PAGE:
Combat Stress

#1
From the Daily Express, Mon 061204:

Easing the stress of military combat

Each week the DE champions the work of a favourite charity. Here's a man who has received help from CS since a bad spinal injury ended his Army's chef career.

When Nick White reached up to take some heavy catering equipment from an Army colleague, his life changed. He watched in horror as his friend's wrist gave way and the container landed squarely on top of him, pinning him to the ground.
"I heard the discs in my back snap," he says. "The sound was like someone cracking their knuckles. I realised I couldn't move my back or my legs and I thought I'd been paralysed."

Nick, from Gravesend, Kent, had joined the Army as a chef at 15 and had always enjoyed an accident, in 1978, he spent months in traction and had an operation to correct four prolapsed discs. He has never been free of pain since. Four years later, another operation, a spinal fusion, made it possible for him to continue in military service. "I felt like a weak link as I was always worried about my back," he says. "I couldn't move as fast as everyone else, yet I wanted to stay in the Army. I loved the life."
Nick's back wasn't his only concern. A difficult period in NI also caused him to rethink his career. Once he was ambushed while travelling with colleagues in an unarmed car. "A bullet flew past me," he says, "and I was also near an explosion. It shook me up a lot."

He returned to civilian life after 23 years in the Army but his life was blighted when his spinal fusion failed. "Since then I have deteriorated from having a limp to needing two waking sticks and, for distances of more than a quarter of a mile, a wheelchair," he says. He became a catering teacher but was forced to give it up and hasn't been able to work since. "Some days the pain is excruciating. I miss being able to work. I get so frustrated that I can't do anything."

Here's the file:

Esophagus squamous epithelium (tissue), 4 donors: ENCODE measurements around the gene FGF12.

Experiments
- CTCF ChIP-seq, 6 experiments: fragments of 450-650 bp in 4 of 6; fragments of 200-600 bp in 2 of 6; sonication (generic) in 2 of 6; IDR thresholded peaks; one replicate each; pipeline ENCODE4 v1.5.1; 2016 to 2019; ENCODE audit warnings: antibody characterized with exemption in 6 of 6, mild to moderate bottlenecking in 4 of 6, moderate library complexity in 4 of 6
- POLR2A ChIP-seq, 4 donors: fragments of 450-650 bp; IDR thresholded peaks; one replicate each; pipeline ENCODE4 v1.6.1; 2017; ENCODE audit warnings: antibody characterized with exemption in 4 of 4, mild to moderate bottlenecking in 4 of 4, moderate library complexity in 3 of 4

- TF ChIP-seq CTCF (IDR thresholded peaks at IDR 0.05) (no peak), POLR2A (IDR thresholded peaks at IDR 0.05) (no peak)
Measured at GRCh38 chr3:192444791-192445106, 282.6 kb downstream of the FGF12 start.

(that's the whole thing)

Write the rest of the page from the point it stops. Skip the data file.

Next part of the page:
During a visit to St Thomas' Hospital in London, Nick, 48, took part in a psychology session. "The instructor wrote the symptoms for depression n the board, mood swings, irritability, insomnia. I stared at the board and it hit me. 'That's me' I thought." He contacted CS, the only charity offering specialist help and care to ex-military people who suffer from psychological conditions caused by their service.

Now Nick, who is married to Marion, 47, and has two sons, Christopher, 25, and Tony, 23, attends a residential centre several times a year for therapy. "The staff are brilliant," he says. "Many mental health agencies' specialists don't understand the psychological impact of military service."

Combat Stress was formed in 1919 and now helps 7,000 former Service people and their families. The charity provides welfare officers and has three treatment centres offering cognitive behaviour therapy, anxiety management and post traumatic stress education. Its welfare officers are all ex-Service people. Last year it helped 600 new clients, five of them Iraq war veterans.

"I have progressed a lot because of CS," says Nick. "I take 14 medications a day but I still have my sense of humour and a smile. CS has been my lifeline."
Combat Stress, Tyrwhitt House, Oaklawn Rd, Leatherhead, Surrey, KT22 0BX. Email: contactus@combatstress.org.uk
www.combatstress.org.uk
 
#2
So good to see this excellent organisation get recognition in the press. Wish there was more awareness of Combat Stress and what it does! Unfortunately it's not the case though and here's one such case that I've come across in my professional life.
I work in the NHS and once treated an ex-jock whose symptoms I recognised as PTSD, tried to get help for him from the local Mental Health team, but to no avail. He'd already been labelled by them as "personality disorder" and they wouldn't change their stance. Despite the fact that I'd shown them relevant professional information sent to me by the excellent people at CS. To say I was disgusted was an understatement and I still feel to this day that yet again this country failed someone who was prepared to serve where sent! :evil:
 

Goatman

ADC
Book Reviewer
#3
The big chore for kids at Christmas is writing all those 'Thank you' notes to Gran and Uncle Sam, Auntie Lou and the Cousins at number 22.... thought I'd get mine in early !

To everyone who sponsored either me or my three team mates in the
USMC marathon plse take a look at

http://www.justgiving.com/run4combatstress

...and thank you !


Le Chevre
 

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